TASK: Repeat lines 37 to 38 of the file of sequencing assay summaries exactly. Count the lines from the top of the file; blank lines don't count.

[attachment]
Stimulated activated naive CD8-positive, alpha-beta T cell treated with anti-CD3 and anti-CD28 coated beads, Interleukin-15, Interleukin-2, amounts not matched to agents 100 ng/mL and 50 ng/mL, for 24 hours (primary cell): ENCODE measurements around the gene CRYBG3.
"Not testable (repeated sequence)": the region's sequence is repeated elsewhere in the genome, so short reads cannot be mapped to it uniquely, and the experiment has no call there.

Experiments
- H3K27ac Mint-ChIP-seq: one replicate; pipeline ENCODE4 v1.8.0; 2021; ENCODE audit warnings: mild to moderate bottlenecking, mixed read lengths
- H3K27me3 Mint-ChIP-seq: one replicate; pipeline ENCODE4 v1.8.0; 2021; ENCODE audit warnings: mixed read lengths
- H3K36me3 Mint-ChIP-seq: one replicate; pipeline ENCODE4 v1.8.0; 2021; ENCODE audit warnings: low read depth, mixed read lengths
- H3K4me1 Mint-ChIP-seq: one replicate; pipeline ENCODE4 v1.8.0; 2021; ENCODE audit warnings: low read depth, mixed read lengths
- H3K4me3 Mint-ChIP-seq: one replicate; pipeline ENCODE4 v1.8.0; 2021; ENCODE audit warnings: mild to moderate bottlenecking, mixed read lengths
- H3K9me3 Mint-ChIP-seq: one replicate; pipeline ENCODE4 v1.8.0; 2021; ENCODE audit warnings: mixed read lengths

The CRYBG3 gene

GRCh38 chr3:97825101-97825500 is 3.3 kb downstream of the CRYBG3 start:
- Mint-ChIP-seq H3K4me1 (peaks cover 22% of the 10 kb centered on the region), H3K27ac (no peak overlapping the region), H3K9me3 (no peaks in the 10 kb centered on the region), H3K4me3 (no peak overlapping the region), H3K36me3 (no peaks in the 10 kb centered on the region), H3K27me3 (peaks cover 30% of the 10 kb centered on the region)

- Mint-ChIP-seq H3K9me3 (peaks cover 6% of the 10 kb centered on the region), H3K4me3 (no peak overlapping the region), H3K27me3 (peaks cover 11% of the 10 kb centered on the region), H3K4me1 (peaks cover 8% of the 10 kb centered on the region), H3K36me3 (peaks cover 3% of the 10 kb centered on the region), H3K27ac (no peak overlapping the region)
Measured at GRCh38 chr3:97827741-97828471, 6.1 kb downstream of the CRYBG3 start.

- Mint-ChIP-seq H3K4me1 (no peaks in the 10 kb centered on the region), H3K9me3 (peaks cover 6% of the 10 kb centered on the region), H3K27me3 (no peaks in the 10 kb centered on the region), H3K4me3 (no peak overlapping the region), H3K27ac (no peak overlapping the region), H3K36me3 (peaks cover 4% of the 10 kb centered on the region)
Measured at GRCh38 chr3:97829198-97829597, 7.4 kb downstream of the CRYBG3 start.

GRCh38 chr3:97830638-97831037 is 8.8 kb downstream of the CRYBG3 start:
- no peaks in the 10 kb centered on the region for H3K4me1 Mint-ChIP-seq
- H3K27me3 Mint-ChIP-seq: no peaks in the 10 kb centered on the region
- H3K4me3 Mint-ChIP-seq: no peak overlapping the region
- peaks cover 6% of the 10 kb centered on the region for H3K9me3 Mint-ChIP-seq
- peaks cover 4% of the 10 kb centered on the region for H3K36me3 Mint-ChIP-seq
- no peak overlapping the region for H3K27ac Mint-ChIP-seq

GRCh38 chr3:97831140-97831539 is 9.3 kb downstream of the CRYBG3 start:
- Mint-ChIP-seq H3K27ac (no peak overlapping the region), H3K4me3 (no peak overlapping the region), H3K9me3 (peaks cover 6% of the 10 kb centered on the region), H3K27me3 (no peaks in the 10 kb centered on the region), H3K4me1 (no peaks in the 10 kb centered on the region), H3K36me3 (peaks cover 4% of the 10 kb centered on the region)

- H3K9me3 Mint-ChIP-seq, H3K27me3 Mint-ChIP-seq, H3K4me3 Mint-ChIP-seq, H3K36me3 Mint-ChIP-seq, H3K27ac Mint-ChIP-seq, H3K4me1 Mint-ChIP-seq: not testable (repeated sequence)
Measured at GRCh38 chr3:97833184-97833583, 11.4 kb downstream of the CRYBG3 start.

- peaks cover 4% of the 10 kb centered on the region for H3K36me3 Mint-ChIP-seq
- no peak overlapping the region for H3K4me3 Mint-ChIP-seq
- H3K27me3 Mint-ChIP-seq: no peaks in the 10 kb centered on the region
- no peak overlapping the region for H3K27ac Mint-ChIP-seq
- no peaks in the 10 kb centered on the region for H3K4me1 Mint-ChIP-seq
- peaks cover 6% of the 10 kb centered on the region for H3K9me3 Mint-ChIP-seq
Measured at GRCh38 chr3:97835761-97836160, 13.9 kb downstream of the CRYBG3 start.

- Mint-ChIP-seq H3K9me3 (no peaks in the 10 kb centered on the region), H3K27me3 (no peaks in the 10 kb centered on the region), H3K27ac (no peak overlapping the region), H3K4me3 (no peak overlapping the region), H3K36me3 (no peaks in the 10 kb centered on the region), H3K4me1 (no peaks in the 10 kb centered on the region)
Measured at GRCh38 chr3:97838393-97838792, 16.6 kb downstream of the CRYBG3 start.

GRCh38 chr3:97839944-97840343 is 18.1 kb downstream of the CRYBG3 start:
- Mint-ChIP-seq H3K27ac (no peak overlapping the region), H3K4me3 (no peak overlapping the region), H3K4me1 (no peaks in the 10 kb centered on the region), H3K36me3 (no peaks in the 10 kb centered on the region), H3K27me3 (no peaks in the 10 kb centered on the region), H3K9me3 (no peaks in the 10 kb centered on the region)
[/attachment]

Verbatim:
GRCh38 chr3:97839944-97840343 is 18.1 kb downstream of the CRYBG3 start:
- Mint-ChIP-seq H3K27ac (no peak overlapping the region), H3K4me3 (no peak overlapping the region), H3K4me1 (no peaks in the 10 kb centered on the region), H3K36me3 (no peaks in the 10 kb centered on the region), H3K27me3 (no peaks in the 10 kb centered on the region), H3K9me3 (no peaks in the 10 kb centered on the region)